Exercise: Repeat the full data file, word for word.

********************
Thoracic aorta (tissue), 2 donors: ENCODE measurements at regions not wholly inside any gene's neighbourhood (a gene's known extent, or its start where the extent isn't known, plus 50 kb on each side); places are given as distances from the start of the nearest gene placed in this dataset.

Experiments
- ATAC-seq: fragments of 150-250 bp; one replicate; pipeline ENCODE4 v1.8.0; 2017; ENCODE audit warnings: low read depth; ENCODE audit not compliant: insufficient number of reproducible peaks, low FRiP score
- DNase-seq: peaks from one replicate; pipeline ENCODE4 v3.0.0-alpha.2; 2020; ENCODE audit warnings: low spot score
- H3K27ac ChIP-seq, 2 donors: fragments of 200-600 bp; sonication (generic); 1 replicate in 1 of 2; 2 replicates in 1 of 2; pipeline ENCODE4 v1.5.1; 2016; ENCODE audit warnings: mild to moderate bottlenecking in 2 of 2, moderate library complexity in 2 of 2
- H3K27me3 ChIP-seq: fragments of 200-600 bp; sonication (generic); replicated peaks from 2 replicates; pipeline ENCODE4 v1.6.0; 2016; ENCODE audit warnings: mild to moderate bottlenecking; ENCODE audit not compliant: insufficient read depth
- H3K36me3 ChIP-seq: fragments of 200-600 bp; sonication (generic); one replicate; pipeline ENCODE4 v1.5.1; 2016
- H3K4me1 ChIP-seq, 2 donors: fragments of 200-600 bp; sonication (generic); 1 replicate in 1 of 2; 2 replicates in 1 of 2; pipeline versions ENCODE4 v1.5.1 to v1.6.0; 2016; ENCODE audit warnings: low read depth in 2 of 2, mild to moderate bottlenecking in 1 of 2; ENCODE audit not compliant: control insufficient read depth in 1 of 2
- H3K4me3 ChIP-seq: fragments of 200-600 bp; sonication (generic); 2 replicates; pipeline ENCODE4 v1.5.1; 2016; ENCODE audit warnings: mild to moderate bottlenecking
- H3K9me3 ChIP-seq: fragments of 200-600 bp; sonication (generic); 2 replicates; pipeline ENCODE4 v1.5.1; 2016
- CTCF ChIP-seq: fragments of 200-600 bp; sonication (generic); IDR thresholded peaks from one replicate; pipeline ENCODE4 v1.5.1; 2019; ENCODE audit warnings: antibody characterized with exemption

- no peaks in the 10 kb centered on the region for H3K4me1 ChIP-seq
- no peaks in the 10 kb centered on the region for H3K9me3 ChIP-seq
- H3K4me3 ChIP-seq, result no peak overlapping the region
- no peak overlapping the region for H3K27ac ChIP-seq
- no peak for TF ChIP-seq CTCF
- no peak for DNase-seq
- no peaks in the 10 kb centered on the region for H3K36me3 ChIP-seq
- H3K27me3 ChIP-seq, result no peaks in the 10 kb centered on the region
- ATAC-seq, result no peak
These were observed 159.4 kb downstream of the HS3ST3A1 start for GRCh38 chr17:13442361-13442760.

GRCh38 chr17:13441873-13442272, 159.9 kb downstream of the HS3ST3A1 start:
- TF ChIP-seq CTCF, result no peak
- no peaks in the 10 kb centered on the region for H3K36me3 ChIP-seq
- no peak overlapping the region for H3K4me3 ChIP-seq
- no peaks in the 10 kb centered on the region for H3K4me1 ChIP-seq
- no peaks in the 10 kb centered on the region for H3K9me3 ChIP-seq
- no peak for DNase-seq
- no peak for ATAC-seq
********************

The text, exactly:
Thoracic aorta (tissue), 2 donors: ENCODE measurements at regions not wholly inside any gene's neighbourhood (a gene's known extent, or its start where the extent isn't known, plus 50 kb on each side); places are given as distances from the start of the nearest gene placed in this dataset.

Experiments
- ATAC-seq: fragments of 150-250 bp; one replicate; pipeline ENCODE4 v1.8.0; 2017; ENCODE audit warnings: low read depth; ENCODE audit not compliant: insufficient number of reproducible peaks, low FRiP score
- DNase-seq: peaks from one replicate; pipeline ENCODE4 v3.0.0-alpha.2; 2020; ENCODE audit warnings: low spot score
- H3K27ac ChIP-seq, 2 donors: fragments of 200-600 bp; sonication (generic); 1 replicate in 1 of 2; 2 replicates in 1 of 2; pipeline ENCODE4 v1.5.1; 2016; ENCODE audit warnings: mild to moderate bottlenecking in 2 of 2, moderate library complexity in 2 of 2
- H3K27me3 ChIP-seq: fragments of 200-600 bp; sonication (generic); replicated peaks from 2 replicates; pipeline ENCODE4 v1.6.0; 2016; ENCODE audit warnings: mild to moderate bottlenecking; ENCODE audit not compliant: insufficient read depth
- H3K36me3 ChIP-seq: fragments of 200-600 bp; sonication (generic); one replicate; pipeline ENCODE4 v1.5.1; 2016
- H3K4me1 ChIP-seq, 2 donors: fragments of 200-600 bp; sonication (generic); 1 replicate in 1 of 2; 2 replicates in 1 of 2; pipeline versions ENCODE4 v1.5.1 to v1.6.0; 2016; ENCODE audit warnings: low read depth in 2 of 2, mild to moderate bottlenecking in 1 of 2; ENCODE audit not compliant: control insufficient read depth in 1 of 2
- H3K4me3 ChIP-seq: fragments of 200-600 bp; sonication (generic); 2 replicates; pipeline ENCODE4 v1.5.1; 2016; ENCODE audit warnings: mild to moderate bottlenecking
- H3K9me3 ChIP-seq: fragments of 200-600 bp; sonication (generic); 2 replicates; pipeline ENCODE4 v1.5.1; 2016
- CTCF ChIP-seq: fragments of 200-600 bp; sonication (generic); IDR thresholded peaks from one replicate; pipeline ENCODE4 v1.5.1; 2019; ENCODE audit warnings: antibody characterized with exemption

- no peaks in the 10 kb centered on the region for H3K4me1 ChIP-seq
- no peaks in the 10 kb centered on the region for H3K9me3 ChIP-seq
- H3K4me3 ChIP-seq, result no peak overlapping the region
- no peak overlapping the region for H3K27ac ChIP-seq
- no peak for TF ChIP-seq CTCF
- no peak for DNase-seq
- no peaks in the 10 kb centered on the region for H3K36me3 ChIP-seq
- H3K27me3 ChIP-seq, result no peaks in the 10 kb centered on the region
- ATAC-seq, result no peak
These were observed 159.4 kb downstream of the HS3ST3A1 start for GRCh38 chr17:13442361-13442760.

GRCh38 chr17:13441873-13442272, 159.9 kb downstream of the HS3ST3A1 start:
- TF ChIP-seq CTCF, result no peak
- no peaks in the 10 kb centered on the region for H3K36me3 ChIP-seq
- no peak overlapping the region for H3K4me3 ChIP-seq
- no peaks in the 10 kb centered on the region for H3K4me1 ChIP-seq
- no peaks in the 10 kb centered on the region for H3K9me3 ChIP-seq
- no peak for DNase-seq
- no peak for ATAC-seq